Roadster: Allard J2X MkII

    This jewellike roadster is just the ticket for jaded, I’ve-driven-everything types who long for something off the hoof-beaten path of Italian supercars, popular Porsches, and common Corvettes. Much admired by collectors and vintage racers, the original Allard J2X was one of the first Anglo-American hybrids—British designs powered by big American engines—and a track legend throughout the 1950s. Today the J2X is extremely rare: Only 83 were made between 1951 and 1954, and fewer still have survived.

    However, like a handful of other worthy marques whose names have been resurrected by new owners, Allard has recently been brought back to life. Though no relation of Sydney Allard—the engineer who founded the company in 1936 and ceased manufacturing in 1959—its rescuer, Roger Allard, has nevertheless taken pains to preserve the J2X tradition established by his predecessor while, at the same time, introducing 21st-century refinements to this next generation of roadster.

    Engineered and built to standards of performance, safety, and fit and finish unthinkable during its first life, the reincarnated Allard, which has a base price of $138,500, is an exquisite and accurate re-creation of the 1950s-?era original. Weighing a mere 2,750 pounds, the MkII has an enviable power-to-weight ratio, which translates to instant acceleration, thanks to a potent V-8 engine. (Our test model was powered by Chrysler’s current 5.7-liter Hemi.) Modern suspension and brakes provide capable handling and stopping power to complement this speed, making for a thrilling driving experience. Despite a dachshund-like shape and monstrous hood, this long MkII exhibits elegant road manners: Its light steering and smooth ride are downright luxurious in comparison with those of hair-shirt roadsters such as the lovable but bone-rattling Morgan. Clearly the builder has lavished attention on the quality of materials: The leather, carpets, and machined metal are worthy of any custom hot rod. The engine-turned aluminum dash is a work of art, as are the many surprising details that remind the driver that this car is definitely a handbuilt labor of love. Do you need an Allard in your garage? If you want to enjoy honest, open-air driving unencumbered by the idiosyncrasies of vintage vehicles—and if fun is on your driving dance card—then the answer is yes.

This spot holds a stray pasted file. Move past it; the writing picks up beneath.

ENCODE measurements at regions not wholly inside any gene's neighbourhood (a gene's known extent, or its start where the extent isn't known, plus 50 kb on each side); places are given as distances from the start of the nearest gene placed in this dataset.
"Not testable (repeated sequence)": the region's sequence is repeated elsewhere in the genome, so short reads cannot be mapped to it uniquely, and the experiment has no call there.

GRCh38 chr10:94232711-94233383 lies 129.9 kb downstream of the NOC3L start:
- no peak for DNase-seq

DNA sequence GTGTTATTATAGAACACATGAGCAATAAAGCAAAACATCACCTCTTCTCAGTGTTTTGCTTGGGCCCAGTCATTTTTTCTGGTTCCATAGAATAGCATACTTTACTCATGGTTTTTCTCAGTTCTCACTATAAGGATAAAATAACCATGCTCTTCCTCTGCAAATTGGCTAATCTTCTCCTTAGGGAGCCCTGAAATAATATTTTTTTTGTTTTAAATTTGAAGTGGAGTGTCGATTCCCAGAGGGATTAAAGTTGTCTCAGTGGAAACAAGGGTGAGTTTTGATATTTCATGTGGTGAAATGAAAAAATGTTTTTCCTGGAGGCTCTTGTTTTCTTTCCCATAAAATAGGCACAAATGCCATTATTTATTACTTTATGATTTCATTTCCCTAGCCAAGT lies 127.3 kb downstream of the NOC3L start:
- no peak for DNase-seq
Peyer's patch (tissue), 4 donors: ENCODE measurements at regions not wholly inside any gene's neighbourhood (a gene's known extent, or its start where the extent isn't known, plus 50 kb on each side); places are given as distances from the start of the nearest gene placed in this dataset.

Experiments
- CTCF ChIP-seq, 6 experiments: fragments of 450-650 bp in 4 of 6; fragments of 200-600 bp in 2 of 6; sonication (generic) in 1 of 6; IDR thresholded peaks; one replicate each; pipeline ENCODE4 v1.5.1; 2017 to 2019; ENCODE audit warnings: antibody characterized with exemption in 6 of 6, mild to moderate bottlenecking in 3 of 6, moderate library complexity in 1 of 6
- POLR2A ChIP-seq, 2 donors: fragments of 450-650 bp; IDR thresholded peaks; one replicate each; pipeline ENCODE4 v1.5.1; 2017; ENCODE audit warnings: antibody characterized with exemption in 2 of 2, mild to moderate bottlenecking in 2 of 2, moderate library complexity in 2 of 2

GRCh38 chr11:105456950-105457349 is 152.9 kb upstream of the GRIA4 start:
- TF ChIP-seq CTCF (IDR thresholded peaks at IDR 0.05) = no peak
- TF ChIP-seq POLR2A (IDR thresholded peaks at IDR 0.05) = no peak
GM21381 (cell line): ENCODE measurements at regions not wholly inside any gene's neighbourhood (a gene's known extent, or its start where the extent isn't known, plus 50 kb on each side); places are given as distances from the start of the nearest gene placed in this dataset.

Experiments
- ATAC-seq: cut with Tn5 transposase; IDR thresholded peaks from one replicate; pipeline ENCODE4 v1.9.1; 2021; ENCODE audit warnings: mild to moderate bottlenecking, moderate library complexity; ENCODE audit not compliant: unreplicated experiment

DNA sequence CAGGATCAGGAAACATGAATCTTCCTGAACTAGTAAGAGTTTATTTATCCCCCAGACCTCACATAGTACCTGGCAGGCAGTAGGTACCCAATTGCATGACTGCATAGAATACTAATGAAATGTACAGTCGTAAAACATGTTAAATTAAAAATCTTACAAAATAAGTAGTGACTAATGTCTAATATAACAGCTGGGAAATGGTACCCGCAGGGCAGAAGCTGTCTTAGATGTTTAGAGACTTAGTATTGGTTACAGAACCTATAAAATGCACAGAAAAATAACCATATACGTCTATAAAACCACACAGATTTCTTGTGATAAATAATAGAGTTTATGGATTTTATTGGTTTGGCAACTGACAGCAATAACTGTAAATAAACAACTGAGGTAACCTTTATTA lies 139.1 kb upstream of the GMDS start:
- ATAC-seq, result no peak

Allard Motor Works, www.allardj2x.com, www.allardwest.com

    Read Next Article >>
    Photo by James Lipman
    Find out how the V-8 stacks up against its V-12 stablemate…
    This race-adapted hybrid generates 86 more hp than its road-going counterpart…
    Porsche 918 Spyder
    See the winner and rankings, as well as exclusive photos and videos of all the cars...
    Caterham Bikes Carbon E-Bike, a brawny carbon-fiber-and-aluminum electric bicycle that looks like a...
    The Stingray is the seventh generation of the Corvette, a model that has been in production since...
    Photo by Mathieu Heurtault/Gooding & Company
    The annual Gooding & Company Amelia Island Auction...
    Photo by Scott Williamson/www.photodesignstudios.com
    Stutz Motor Car of America, produced the Blackhawk from 1971 through 1987...
    Chevrolet brought its Corvette Stingray convertible to Palm Springs, a popular location for...
    Photo by Max Earey
    The new sedan generates 552 hp and 465 ft lbs of torque…
    Photo by Yakima Products Inc
    The company claims its rack is the most aerodynamic on the market…